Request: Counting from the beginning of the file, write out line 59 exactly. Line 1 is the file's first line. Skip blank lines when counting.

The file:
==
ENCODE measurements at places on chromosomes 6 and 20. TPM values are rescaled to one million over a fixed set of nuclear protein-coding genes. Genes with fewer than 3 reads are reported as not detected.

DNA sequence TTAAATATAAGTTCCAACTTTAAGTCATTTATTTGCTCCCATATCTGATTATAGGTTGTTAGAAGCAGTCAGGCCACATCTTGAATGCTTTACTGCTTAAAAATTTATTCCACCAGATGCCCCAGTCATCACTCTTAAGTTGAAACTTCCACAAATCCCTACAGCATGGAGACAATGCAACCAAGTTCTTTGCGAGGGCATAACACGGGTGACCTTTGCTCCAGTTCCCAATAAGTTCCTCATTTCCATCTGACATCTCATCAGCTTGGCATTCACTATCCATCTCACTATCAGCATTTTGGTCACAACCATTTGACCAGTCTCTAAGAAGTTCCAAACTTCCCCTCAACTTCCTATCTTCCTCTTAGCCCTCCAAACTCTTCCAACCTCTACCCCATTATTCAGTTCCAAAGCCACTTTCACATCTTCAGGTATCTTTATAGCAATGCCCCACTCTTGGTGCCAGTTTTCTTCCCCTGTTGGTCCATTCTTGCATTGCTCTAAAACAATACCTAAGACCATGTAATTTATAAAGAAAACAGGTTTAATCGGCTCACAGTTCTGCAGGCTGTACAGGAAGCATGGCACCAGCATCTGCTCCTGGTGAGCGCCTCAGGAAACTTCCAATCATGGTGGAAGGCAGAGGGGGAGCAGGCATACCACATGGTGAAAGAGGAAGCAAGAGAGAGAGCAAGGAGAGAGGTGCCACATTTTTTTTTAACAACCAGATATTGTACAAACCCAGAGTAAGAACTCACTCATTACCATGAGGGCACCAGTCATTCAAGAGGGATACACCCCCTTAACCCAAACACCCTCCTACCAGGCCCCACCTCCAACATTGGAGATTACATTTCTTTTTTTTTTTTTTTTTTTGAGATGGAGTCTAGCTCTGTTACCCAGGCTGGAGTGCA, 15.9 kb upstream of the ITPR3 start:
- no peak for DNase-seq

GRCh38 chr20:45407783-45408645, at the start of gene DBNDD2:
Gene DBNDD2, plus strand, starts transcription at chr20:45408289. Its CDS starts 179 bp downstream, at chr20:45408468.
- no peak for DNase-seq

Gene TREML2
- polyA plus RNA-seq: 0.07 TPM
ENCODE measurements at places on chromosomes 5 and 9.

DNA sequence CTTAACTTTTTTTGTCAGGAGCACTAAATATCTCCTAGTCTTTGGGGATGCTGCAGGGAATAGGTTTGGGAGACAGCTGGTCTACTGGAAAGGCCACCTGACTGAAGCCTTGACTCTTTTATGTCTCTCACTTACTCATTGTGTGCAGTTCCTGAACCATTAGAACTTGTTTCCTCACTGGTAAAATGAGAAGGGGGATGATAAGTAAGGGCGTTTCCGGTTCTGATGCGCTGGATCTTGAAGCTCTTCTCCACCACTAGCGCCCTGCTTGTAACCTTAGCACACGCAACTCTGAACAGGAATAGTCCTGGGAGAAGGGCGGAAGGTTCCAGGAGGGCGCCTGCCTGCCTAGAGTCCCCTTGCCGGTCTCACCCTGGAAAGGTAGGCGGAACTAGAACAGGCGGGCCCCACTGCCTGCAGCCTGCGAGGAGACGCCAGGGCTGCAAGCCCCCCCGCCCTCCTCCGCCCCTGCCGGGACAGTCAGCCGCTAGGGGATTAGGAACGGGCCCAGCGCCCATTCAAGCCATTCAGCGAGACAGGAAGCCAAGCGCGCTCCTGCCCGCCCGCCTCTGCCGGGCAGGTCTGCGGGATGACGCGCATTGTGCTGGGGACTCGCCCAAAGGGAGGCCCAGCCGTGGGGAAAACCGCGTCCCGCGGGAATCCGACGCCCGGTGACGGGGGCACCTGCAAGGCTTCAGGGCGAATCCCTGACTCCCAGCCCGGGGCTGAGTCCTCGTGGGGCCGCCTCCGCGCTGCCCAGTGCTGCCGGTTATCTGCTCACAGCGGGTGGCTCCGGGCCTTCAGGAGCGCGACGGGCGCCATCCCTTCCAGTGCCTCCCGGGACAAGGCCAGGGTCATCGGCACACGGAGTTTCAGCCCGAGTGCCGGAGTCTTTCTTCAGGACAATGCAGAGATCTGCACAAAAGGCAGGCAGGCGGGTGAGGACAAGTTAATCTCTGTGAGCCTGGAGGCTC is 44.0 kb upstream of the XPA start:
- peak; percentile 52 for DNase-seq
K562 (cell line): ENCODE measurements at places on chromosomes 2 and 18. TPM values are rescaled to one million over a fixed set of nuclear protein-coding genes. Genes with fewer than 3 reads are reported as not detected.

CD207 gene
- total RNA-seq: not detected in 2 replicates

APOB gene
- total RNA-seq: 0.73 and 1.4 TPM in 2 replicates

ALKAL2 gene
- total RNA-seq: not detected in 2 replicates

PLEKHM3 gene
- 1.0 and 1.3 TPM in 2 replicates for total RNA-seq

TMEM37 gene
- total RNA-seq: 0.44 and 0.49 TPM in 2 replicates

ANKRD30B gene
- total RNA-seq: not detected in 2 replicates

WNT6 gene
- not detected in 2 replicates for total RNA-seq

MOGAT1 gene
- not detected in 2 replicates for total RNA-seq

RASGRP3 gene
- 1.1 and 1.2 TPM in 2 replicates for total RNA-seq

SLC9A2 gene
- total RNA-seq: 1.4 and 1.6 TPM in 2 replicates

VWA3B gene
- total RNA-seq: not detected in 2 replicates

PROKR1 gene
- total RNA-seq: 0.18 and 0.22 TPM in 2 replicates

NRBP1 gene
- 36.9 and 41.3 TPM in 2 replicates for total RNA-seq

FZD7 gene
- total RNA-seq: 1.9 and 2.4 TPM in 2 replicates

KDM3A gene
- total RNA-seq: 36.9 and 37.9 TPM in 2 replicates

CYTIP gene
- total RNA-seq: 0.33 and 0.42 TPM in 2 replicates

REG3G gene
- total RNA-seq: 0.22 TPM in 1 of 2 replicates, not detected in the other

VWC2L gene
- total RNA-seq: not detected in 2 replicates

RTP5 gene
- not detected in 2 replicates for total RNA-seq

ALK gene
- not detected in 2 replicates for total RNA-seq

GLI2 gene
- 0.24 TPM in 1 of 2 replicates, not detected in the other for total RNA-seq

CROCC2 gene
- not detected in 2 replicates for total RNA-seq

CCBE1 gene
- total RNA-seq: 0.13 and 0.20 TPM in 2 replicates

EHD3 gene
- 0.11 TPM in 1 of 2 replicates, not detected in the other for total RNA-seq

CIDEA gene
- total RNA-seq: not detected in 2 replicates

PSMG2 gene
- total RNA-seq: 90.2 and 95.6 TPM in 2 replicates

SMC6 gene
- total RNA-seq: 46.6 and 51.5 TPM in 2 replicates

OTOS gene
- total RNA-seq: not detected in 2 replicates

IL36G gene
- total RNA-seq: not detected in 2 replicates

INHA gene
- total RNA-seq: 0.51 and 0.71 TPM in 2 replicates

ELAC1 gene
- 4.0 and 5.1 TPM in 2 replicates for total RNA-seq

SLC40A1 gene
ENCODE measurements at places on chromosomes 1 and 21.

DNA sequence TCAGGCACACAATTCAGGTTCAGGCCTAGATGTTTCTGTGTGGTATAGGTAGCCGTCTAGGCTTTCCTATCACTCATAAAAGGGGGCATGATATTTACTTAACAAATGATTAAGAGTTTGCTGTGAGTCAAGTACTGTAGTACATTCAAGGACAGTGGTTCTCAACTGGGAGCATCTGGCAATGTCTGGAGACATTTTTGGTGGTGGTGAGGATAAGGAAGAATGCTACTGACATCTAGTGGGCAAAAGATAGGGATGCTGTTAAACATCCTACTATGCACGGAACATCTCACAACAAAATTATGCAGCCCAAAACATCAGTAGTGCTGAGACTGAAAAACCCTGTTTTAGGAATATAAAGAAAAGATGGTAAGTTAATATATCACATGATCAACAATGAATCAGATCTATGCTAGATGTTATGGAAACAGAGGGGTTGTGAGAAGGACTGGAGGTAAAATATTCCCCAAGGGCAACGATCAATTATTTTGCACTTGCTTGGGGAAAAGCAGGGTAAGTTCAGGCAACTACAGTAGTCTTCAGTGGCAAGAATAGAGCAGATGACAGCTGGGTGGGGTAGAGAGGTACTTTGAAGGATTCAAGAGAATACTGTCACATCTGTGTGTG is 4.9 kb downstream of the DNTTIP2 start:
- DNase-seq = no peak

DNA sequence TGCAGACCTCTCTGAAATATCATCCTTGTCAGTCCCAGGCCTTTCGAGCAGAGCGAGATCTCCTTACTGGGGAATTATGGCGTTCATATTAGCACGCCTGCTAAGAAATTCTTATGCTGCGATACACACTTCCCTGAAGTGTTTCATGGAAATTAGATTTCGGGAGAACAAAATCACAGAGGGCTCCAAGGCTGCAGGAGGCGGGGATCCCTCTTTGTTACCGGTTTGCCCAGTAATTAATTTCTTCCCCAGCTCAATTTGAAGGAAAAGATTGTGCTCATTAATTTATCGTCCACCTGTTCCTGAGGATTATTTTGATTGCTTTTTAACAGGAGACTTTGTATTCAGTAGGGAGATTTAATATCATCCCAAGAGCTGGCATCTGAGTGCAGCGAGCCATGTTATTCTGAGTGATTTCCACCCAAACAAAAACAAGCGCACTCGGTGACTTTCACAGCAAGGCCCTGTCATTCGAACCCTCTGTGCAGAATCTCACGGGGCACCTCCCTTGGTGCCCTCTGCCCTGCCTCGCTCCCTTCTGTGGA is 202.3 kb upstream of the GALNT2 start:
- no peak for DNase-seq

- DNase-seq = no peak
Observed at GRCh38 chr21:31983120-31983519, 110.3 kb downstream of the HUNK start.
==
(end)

EHD3 gene